From Monica Green, Arizona State University:
We are probably all returning to busy end-of-semester duties. But before the energy of the weekend in Cleveland completely dissipates, I wanted to throw out for public discussion Conovery Bolton Valencius’s question from the Women’s Historians Breakfast: what effect will the recession have on women in academia?
An editorial in today’s New York Times should give us some food for thought: Mark C. Taylor, “End the University as We Know It.”
Taylor’s issue is with graduate education. I’ve been deeply concerned that the recession will bring the end of tenure. My university (about as far from a unionized institution as you can get) has for some years been letting adjuncts do the bulk of the teaching. Most of them have already been let go this year. I am less concerned with what that means for us tenured faculty (the immediate impact is no TAs or RAs, and a higher teaching load in the long-term) than what it means for anything like stability in academic programs. Taylor suggests that continual renewal of faculties and research agendas will stimulate creativity. But what are the costs?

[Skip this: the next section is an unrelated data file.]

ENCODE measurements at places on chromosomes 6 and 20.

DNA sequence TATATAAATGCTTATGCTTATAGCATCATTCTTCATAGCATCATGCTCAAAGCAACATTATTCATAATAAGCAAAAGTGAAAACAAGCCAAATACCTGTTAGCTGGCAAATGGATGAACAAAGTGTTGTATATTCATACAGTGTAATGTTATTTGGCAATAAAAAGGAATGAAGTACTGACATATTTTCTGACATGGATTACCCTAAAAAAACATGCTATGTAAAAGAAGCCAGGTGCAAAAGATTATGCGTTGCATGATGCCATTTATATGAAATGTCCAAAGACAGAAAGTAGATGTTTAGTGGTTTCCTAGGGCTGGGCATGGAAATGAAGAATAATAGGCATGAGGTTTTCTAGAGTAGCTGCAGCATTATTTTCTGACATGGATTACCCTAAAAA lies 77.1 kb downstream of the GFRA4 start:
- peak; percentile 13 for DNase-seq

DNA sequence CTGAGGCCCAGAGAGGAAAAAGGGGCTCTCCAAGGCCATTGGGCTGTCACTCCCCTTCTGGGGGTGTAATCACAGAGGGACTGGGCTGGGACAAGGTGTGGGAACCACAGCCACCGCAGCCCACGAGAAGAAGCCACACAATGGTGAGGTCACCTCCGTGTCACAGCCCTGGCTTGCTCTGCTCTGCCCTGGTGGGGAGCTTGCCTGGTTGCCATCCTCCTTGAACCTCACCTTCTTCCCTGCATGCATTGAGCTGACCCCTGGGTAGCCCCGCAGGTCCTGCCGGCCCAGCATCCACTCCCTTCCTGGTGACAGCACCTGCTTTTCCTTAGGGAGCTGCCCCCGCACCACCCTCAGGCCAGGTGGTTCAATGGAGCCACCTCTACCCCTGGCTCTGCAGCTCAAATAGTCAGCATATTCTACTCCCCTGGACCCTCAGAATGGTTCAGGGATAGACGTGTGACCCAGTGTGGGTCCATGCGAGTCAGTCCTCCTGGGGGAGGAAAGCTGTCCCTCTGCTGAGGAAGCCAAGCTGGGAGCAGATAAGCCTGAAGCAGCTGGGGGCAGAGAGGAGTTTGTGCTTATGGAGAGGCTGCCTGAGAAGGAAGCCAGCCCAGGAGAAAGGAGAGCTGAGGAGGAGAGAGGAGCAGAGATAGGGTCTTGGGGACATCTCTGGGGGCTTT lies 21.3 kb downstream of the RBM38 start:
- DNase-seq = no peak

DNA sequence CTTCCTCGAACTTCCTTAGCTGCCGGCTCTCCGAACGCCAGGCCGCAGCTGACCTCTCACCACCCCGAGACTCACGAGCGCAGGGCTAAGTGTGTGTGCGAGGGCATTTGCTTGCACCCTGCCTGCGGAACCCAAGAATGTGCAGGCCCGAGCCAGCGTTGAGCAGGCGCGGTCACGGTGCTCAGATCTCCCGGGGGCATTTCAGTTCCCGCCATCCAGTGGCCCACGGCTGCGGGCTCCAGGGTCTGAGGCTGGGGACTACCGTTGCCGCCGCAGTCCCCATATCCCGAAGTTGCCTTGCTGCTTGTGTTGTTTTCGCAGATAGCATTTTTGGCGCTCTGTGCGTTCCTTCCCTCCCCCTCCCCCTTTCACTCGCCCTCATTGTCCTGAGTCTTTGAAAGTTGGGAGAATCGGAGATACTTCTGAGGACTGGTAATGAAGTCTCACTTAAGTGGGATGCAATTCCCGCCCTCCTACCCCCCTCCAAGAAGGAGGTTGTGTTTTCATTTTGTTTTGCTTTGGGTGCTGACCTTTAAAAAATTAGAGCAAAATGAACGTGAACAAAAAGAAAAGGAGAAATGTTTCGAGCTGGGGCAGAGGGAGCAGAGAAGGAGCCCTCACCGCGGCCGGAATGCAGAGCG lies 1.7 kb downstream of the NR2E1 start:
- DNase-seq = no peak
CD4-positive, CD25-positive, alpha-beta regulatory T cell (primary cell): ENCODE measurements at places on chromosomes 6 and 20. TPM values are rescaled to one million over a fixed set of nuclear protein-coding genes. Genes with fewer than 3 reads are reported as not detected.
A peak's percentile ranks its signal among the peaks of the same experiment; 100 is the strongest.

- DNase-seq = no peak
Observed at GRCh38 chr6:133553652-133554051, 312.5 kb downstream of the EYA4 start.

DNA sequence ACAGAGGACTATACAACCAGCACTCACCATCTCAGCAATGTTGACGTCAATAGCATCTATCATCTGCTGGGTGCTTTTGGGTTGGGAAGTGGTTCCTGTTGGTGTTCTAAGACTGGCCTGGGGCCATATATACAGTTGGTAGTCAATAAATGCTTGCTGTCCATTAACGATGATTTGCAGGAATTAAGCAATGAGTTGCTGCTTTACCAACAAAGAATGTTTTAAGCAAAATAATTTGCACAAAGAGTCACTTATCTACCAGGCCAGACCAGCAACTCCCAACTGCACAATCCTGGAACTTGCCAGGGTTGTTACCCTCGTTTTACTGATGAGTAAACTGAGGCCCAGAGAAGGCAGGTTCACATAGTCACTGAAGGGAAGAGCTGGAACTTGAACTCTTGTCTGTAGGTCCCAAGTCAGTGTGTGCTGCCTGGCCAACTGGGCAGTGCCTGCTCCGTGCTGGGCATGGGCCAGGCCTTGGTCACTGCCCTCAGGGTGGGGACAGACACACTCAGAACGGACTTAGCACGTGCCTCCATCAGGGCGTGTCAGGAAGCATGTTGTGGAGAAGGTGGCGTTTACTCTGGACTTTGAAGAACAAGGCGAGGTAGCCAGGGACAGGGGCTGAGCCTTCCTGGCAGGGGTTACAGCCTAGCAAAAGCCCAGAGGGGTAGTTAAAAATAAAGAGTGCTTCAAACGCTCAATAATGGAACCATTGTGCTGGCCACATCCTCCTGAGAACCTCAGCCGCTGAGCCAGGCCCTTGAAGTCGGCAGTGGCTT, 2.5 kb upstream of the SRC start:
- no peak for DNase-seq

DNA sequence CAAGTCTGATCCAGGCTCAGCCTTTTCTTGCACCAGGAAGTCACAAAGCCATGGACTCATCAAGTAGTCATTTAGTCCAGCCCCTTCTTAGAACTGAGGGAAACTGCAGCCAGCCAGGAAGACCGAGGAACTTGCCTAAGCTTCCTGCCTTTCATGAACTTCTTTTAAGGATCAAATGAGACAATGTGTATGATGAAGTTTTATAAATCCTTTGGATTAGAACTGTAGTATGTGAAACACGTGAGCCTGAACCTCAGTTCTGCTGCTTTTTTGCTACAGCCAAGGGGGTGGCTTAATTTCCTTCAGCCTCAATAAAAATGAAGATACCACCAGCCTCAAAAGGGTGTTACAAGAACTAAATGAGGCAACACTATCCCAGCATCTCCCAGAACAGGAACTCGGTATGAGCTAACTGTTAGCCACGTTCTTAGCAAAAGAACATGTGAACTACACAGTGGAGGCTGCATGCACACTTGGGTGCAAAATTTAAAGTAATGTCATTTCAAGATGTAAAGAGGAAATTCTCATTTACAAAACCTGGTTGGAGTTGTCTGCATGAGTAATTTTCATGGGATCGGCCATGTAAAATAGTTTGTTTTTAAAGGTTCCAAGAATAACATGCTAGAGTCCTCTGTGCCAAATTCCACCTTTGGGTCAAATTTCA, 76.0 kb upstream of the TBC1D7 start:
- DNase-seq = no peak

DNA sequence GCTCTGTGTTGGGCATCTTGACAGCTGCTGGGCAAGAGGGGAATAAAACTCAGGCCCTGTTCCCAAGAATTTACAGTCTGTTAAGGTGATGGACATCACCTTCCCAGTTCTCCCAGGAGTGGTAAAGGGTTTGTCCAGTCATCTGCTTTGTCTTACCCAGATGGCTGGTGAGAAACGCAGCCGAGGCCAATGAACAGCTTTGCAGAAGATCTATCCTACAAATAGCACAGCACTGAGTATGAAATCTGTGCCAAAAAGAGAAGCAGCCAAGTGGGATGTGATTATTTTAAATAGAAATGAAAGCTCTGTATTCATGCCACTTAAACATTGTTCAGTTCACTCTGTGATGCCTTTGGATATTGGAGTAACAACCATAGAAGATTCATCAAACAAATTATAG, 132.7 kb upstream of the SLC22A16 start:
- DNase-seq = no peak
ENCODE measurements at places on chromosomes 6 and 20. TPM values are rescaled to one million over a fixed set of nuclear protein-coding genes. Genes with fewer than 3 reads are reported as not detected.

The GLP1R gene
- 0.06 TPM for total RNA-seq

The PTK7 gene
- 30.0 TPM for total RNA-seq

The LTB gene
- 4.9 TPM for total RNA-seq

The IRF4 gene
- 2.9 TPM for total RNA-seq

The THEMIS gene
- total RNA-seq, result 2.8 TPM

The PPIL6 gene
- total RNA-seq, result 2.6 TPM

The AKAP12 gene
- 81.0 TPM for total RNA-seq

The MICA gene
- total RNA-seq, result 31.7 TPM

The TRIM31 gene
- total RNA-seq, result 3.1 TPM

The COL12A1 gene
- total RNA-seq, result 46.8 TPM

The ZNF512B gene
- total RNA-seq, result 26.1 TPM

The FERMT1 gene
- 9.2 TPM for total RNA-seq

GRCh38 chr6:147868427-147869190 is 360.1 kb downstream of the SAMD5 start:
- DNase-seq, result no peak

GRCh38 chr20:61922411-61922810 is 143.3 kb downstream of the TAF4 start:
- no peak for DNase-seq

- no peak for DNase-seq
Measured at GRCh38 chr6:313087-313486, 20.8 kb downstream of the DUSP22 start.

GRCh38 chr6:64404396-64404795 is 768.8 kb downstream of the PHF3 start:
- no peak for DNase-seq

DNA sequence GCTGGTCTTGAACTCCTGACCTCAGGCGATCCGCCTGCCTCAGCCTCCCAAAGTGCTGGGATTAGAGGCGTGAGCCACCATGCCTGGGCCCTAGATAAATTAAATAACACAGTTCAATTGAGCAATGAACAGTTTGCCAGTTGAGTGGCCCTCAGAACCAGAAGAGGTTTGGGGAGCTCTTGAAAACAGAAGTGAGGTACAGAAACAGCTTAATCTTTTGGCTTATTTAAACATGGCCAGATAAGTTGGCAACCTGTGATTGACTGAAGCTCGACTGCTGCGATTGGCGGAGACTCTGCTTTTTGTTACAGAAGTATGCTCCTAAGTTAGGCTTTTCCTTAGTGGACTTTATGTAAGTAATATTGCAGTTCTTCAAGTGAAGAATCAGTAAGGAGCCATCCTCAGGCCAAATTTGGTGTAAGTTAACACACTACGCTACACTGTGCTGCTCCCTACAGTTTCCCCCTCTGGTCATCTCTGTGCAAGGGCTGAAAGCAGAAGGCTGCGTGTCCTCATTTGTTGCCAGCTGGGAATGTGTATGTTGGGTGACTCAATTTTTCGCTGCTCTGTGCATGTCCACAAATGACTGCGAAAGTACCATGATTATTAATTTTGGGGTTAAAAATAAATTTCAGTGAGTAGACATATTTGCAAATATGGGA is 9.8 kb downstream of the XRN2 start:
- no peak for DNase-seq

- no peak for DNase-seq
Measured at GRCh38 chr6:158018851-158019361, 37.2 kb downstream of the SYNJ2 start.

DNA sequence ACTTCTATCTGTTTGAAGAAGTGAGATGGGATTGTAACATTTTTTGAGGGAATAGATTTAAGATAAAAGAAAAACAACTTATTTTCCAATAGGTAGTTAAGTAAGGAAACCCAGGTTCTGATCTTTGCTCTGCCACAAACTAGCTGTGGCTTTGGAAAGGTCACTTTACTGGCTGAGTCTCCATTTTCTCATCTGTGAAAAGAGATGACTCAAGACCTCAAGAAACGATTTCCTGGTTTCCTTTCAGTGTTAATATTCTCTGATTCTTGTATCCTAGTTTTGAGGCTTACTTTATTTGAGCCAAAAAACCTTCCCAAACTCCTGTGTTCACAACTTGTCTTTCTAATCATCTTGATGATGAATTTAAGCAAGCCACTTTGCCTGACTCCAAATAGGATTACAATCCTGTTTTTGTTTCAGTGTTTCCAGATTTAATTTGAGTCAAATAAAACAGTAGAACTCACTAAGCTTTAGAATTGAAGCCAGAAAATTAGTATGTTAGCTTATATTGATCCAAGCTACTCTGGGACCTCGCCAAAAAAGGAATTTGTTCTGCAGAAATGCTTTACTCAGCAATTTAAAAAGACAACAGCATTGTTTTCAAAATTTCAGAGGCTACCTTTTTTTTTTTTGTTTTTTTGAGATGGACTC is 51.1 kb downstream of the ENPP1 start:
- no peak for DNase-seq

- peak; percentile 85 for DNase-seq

How this will play out for women in academia I don’t know. Generally, news reports suggest that women are doing better than men in this recession because they are less prominent in fields (like construction) that have been hardest hit. But what can we do proactively now (especially those of us who are in positions of institutional power) to make sure we are not disempowered as the economy (including the knowledge economy) does a “reset”? As Conovery noted, naming the issue is the first step in doing something about it.
Professor of History
Arizona State University
I would second Monica’s comments, but I would also like to direct our attention to an article that specifically addresses gender in higher education–today’s Chronicle of Higher Ed and InsideHighered.com have a report from the MLA “‘Standing Still’ as Associate Profs“–which found that women stay much longer than men at the Associate Professor level before being promoted to full professor. The Inside Higher Ed report also has excellent comments. My thought is this: if we are trying to be feminists in a rcession, we need to be part of the power structure of higher education in general. Inequities will not change until we are in a position to change them.
Charlotte G. Borst, Ph.D.
Professor of History
Rhodes College (on leave, 2008-9)